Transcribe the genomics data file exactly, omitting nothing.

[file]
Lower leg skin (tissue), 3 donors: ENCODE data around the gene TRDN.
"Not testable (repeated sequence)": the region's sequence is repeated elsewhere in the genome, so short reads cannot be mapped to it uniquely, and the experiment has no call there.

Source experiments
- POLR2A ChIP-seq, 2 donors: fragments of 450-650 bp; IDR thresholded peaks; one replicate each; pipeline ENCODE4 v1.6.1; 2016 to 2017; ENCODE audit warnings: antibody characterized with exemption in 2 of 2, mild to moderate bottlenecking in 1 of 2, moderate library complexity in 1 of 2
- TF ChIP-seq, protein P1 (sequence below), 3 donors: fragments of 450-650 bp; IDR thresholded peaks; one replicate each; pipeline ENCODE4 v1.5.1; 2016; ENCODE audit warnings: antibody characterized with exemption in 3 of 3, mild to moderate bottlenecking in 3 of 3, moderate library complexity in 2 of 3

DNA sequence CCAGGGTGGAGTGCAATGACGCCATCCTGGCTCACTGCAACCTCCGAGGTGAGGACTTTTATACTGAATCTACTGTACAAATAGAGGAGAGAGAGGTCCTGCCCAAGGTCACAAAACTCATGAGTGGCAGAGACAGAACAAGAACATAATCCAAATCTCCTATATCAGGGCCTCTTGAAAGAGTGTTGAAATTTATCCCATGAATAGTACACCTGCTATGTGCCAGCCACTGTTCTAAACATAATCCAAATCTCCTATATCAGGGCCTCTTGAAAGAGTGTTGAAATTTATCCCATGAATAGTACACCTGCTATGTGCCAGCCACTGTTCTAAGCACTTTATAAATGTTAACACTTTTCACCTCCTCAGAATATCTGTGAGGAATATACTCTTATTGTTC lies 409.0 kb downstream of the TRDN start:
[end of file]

Lower leg skin (tissue), 3 donors: ENCODE data around the gene TRDN.
"Not testable (repeated sequence)": the region's sequence is repeated elsewhere in the genome, so short reads cannot be mapped to it uniquely, and the experiment has no call there.

Source experiments
- POLR2A ChIP-seq, 2 donors: fragments of 450-650 bp; IDR thresholded peaks; one replicate each; pipeline ENCODE4 v1.6.1; 2016 to 2017; ENCODE audit warnings: antibody characterized with exemption in 2 of 2, mild to moderate bottlenecking in 1 of 2, moderate library complexity in 1 of 2
- TF ChIP-seq, protein P1 (sequence below), 3 donors: fragments of 450-650 bp; IDR thresholded peaks; one replicate each; pipeline ENCODE4 v1.5.1; 2016; ENCODE audit warnings: antibody characterized with exemption in 3 of 3, mild to moderate bottlenecking in 3 of 3, moderate library complexity in 2 of 3

DNA sequence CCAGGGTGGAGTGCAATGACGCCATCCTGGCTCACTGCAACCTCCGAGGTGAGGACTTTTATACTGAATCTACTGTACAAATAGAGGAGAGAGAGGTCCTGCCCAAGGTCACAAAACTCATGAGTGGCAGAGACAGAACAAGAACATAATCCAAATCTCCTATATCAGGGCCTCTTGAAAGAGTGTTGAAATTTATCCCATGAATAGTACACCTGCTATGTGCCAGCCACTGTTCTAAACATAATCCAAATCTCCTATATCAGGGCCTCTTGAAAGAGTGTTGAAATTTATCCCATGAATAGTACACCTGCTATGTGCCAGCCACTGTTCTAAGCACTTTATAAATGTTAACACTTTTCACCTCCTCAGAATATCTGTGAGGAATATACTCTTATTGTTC lies 409.0 kb downstream of the TRDN start: